Display Interfaces (Connect)

Published Date
01 - Dec - 2007
| Last Updated
01 - Dec - 2007
 
Display Interfaces (Connect)

Let the connectors and cables confuse you no more.



You’ve been hearing a lot about High Definition content for quite some time. Everything’s gone digital—movies, gaming, TVs, monitors, projectors. With this, a slew of new connector interfaces has arisen, and a lot of us are left scratching our heads wondering what goes where. We’re going to do a little show and tell here to help you out!
 
DVI—Digital Video Interface

DVI is widely used for flat-panel LCD monitors, digital projectors, and present-generation graphics cards as a high-resolution digital display interface. The technology was created by the Digital Display Working Group. All video cards produce digital signals that are converted to analogue at the VGA port; they are then transmitted to a monitor where it’s re-converted to digital. Instead, display devices that have DVI ports can be connected to receive a direct digital display from the graphics card.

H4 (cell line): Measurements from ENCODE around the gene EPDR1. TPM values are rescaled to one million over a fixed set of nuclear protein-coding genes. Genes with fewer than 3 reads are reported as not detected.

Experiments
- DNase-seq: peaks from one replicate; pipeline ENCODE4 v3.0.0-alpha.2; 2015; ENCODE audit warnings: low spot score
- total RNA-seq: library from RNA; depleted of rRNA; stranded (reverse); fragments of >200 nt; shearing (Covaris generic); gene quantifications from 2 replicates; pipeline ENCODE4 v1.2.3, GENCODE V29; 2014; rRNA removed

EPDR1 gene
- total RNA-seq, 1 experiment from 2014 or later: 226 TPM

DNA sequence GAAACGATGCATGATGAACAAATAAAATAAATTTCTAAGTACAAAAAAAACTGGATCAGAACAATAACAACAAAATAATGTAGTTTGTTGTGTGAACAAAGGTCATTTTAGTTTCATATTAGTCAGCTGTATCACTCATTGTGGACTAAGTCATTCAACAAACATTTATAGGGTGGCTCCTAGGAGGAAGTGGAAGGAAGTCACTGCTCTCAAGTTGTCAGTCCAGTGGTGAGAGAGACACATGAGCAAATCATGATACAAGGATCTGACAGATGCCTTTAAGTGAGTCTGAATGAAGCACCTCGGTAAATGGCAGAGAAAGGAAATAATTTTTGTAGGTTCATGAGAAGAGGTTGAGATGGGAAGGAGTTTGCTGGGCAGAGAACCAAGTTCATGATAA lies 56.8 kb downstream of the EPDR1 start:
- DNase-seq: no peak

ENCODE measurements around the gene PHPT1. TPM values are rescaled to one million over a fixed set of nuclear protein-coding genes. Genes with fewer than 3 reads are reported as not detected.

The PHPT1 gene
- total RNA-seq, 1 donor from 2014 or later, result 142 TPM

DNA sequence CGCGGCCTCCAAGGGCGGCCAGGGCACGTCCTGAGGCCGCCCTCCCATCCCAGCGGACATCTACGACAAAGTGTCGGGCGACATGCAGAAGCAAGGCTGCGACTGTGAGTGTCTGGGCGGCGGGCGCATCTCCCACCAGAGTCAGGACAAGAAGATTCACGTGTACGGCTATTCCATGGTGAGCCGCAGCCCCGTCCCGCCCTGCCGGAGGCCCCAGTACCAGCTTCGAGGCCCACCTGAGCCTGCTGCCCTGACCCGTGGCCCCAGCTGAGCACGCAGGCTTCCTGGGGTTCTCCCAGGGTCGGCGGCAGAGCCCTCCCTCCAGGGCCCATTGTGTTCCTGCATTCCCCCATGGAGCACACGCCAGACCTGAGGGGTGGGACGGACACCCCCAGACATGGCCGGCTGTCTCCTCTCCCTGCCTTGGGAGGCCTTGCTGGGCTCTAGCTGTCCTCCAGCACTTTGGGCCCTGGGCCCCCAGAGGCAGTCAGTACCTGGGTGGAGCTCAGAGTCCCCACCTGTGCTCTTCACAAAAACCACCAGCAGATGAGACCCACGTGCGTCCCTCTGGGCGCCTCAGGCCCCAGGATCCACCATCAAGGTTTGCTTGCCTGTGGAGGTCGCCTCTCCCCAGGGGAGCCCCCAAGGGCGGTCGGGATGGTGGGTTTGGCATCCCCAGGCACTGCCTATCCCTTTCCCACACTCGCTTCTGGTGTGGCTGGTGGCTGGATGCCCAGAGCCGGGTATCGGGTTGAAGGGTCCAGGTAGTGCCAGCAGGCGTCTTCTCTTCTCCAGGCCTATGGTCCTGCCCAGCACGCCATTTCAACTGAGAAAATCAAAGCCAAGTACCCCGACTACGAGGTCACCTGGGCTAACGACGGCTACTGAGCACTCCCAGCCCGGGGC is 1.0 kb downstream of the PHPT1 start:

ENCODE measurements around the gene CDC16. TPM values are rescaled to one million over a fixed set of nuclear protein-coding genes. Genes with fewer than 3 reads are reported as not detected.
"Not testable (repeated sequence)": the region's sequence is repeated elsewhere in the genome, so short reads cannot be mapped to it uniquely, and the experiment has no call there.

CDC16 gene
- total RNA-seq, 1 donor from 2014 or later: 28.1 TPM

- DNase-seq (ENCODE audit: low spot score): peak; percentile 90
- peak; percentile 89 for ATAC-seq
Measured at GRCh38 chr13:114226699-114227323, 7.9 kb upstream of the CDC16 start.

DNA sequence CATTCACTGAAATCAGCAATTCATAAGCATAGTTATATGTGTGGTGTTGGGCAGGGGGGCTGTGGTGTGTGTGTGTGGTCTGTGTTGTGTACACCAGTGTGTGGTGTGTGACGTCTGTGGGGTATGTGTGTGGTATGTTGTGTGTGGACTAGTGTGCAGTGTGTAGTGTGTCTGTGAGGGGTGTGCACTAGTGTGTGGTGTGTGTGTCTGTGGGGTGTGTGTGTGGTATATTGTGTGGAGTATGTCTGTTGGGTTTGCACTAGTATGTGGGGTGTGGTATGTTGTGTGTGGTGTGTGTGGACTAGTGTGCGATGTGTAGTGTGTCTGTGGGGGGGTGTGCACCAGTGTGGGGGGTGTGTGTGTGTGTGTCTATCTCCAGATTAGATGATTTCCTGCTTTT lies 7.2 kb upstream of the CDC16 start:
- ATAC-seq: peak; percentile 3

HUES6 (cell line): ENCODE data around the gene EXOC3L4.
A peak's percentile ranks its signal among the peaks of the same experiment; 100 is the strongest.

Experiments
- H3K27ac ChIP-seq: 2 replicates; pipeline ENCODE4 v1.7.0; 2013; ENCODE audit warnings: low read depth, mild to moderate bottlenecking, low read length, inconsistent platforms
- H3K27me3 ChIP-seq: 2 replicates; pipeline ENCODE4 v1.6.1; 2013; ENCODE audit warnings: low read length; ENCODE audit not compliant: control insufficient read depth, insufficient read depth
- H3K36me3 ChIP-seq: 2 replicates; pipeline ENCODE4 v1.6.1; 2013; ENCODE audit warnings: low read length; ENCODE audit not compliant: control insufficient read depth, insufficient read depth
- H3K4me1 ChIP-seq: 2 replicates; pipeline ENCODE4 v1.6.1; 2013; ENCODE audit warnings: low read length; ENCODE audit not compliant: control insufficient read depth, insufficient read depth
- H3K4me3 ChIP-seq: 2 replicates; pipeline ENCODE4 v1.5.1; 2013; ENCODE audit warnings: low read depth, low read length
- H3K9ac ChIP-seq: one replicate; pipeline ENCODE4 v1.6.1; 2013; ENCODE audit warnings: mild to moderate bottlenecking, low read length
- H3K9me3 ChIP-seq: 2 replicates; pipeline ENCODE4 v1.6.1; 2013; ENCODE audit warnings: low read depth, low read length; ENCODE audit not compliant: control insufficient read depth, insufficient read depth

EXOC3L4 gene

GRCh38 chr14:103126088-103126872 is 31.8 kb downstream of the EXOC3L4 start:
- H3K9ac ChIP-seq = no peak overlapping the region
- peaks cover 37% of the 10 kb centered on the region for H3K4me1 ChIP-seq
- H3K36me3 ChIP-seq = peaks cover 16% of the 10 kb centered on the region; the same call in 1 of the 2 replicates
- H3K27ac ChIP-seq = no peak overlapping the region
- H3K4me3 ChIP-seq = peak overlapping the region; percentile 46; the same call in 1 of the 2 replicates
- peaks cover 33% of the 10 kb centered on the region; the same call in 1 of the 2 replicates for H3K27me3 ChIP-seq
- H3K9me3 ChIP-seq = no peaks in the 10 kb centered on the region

It’s not that simple, though, because DVI connectors come in three flavours—DVI-Digital (DVI-D), DVI-Analogue (DVI-A) and DVI-Integrated (DVI-I). The DVI-D connector is used to connect devices such as digital LCD monitors—it eliminates the analogue signal conversion that takes place at the VGA port of the video card. To carry a digital signal to an analogue display, DVI-A cables convert the signal to analogue and hook into the VGA port of the analogue display. DVI-I cables can be used to transmit both digital-to-digital and analogue-to-analogue signals on different pins.